CONGRESSWOMAN ELISE STEFANIK
Senate Amendments to H.R. 5283 is expected to be considered on the floor of the House on Wednesday, December 1, 2010, under a motion to suspend the rules, requiring a two-thirds majority vote for passage.
H.R. 5283 would require the Secretary of Homeland Security to adjust the status of a Haitian alien if they do the following:
(1) Apply for such adjustment;
(2) Are physically present in the United States on the date the application for such adjustment is filed; and
(3) Are admissible to the United States as an immigrant.
The bill defines “eligible aliens” as an alien who has been inspected and granted parole into the United States pursuant to the humanitarian parole policy for certain Haitian orphans announced on January 18, 2010, and suspended as to new applications on April 15, 2010.
The bill states that when an alien is granted the status of having been lawfully admitted for permanent residence under this section, the Secretary of State shall not be required to reduce the number of immigrant visas authorized to be issued under the Immigration and Nationality Act.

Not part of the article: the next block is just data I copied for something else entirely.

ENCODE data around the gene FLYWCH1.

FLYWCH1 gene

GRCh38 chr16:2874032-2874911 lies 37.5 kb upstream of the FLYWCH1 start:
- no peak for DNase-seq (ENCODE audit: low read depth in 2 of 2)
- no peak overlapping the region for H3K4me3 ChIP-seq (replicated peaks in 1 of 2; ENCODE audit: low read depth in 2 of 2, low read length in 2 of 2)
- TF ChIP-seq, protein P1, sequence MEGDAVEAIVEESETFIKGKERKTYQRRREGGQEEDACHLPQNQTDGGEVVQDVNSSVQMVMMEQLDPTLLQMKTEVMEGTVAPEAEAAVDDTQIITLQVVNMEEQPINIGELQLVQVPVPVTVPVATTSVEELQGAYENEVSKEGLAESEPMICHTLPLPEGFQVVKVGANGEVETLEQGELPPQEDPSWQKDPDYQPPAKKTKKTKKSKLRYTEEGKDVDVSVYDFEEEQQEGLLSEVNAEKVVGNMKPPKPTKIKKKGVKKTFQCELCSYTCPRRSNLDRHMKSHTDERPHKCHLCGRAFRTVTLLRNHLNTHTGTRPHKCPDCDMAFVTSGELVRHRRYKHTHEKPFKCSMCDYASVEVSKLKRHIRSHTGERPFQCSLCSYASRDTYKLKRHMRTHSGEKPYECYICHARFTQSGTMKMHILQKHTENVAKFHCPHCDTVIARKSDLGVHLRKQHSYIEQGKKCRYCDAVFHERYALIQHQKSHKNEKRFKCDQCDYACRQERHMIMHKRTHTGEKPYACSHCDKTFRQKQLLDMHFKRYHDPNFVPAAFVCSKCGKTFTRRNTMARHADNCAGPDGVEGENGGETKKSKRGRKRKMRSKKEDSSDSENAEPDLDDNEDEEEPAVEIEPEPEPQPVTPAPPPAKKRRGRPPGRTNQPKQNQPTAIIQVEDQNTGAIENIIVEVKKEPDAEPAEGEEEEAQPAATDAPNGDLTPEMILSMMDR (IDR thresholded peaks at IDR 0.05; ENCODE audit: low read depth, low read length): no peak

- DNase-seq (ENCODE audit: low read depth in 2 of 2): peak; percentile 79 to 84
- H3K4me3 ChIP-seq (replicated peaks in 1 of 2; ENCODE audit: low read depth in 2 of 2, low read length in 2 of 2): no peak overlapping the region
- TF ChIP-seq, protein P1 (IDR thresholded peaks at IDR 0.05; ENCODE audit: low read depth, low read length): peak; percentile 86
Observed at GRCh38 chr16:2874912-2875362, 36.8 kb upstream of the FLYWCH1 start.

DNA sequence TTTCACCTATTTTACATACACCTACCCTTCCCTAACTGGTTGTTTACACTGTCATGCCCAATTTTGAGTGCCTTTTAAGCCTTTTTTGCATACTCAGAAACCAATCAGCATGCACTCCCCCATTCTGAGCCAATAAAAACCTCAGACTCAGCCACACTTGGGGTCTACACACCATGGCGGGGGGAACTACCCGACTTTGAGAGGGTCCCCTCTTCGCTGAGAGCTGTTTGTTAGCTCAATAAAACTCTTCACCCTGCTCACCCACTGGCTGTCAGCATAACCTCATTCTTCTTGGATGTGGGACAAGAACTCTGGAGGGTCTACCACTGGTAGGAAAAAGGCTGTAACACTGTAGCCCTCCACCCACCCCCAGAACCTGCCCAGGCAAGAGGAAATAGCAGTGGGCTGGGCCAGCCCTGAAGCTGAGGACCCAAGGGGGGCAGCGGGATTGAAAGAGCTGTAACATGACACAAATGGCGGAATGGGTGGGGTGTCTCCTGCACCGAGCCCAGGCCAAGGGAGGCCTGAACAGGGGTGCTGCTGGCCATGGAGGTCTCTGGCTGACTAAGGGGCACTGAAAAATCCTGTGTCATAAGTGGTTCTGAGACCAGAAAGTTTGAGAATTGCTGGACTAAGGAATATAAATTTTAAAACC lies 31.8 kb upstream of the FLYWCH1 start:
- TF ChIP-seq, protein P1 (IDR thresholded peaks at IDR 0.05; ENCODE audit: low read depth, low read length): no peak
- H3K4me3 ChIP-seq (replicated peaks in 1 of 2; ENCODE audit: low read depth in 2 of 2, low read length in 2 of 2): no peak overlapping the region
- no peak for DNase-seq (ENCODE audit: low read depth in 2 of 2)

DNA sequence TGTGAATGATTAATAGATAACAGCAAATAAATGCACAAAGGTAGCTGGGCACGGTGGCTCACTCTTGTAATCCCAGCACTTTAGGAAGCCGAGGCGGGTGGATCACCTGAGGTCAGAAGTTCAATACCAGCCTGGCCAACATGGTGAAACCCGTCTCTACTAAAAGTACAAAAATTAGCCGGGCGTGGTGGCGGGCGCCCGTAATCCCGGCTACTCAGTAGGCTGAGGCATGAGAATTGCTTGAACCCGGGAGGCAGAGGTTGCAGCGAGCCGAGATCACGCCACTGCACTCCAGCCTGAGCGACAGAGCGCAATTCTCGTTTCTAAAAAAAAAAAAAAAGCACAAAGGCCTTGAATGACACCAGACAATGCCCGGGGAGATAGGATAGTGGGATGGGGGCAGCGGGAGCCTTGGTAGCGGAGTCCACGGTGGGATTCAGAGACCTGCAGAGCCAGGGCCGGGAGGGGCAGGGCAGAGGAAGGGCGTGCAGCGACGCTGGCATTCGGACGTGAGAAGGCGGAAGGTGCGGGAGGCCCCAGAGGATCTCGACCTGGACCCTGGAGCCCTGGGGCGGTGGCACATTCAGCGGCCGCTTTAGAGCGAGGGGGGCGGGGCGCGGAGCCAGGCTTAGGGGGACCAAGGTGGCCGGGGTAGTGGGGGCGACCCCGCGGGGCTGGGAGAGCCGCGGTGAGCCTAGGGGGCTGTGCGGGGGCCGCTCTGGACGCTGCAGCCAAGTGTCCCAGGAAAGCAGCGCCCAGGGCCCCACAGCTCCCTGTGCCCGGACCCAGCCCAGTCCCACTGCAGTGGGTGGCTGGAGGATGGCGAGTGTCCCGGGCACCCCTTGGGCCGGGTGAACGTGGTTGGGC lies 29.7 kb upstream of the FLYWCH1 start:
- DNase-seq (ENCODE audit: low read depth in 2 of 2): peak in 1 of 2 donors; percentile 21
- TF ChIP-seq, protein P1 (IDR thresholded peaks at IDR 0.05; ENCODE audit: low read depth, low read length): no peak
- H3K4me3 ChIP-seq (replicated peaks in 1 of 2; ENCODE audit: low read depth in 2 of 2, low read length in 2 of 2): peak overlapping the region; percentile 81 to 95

The bill also states that an alien is be deemed to satisfy the requirements applicable to adopted children under section 101(b)(1) of the Immigration and Nationality Act if, before the date on which the alien attains 18 years of age—
(1) The alien obtains adjustment of status under this section; and
(2) A United States citizen adopts the alien, regardless of whether the adoption occurs before, on, or after the date of the decision granting adjustment of status under this section.
The bill prohibits immigration benefits for birth parents of any adopted child affected by the bill. Specifically, no birth parent of an alien who obtains adjustment of status under this section shall thereafter, by virtue of such parentage, be accorded any right, privilege, or status under this section or the Immigration and Nationality Act.
The bill would normalize the immigration procedures for over 1,000 Haitian orphans who were already in the process of being adopted by U.S. citizens prior to the January earthquake.
Due to a technicality, these children, upon establishing a legal relationship with their adoptive parents, will have to wait two years before they may become legal permanent residents. While their status remains in limbo, the children will have fewer legal protections, may not be eligible for critical resources, and risk being returned to Haiti if something were to happen to their adoptive families.
The Help HAITI Act would provide legal certainty and protections for Haitian orphans by allowing adoptive parents to apply immediately for legal permanent residency for them.
The House approved the bill under suspension of the rules on July 20, 2010. The Senate made some minor changes and approved the bill by unanimous consent.